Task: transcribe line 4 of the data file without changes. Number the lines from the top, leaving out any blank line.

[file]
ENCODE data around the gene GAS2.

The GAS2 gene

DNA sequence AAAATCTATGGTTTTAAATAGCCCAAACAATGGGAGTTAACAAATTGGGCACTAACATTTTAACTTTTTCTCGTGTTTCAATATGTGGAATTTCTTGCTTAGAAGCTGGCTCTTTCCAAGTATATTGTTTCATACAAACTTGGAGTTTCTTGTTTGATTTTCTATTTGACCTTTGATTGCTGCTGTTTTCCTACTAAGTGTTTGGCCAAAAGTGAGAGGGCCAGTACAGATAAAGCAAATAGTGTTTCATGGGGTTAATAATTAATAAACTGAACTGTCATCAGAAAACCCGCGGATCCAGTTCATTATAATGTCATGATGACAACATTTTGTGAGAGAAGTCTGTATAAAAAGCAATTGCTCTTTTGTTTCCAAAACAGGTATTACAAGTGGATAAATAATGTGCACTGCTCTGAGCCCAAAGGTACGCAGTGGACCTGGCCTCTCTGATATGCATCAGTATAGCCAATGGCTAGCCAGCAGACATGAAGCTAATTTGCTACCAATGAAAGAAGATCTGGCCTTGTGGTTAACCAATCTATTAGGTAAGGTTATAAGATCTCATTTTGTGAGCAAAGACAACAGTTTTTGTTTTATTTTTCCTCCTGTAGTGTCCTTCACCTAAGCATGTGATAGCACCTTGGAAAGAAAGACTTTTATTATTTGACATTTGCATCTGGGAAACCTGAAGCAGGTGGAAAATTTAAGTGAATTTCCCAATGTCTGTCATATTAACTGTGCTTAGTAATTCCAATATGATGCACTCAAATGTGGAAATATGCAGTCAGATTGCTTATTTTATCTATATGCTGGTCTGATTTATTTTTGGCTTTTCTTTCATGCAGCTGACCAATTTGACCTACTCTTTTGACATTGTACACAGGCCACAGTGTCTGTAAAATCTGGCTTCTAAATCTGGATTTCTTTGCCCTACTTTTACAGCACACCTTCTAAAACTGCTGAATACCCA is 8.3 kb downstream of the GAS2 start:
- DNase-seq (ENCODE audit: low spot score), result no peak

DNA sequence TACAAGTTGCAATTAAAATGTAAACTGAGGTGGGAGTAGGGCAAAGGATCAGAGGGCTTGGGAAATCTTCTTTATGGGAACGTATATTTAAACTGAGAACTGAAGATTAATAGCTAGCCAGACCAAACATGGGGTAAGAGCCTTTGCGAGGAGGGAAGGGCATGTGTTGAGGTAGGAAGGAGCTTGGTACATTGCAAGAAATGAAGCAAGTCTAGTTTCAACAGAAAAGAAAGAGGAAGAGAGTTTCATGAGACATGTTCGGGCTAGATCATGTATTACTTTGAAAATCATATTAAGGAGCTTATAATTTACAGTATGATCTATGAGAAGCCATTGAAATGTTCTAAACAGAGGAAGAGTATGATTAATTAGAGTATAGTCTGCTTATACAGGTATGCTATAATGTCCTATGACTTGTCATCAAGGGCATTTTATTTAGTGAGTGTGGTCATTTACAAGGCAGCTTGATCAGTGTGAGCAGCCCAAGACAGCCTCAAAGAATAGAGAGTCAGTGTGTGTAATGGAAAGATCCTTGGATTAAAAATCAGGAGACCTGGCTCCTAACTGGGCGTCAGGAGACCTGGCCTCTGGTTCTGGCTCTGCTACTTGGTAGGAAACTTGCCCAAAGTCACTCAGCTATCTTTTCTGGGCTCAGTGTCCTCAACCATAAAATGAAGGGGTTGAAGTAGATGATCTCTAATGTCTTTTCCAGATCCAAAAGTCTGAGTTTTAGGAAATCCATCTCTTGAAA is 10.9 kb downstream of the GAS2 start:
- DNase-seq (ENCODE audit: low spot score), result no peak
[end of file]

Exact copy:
- DNase-seq (ENCODE audit: low spot score), result no peak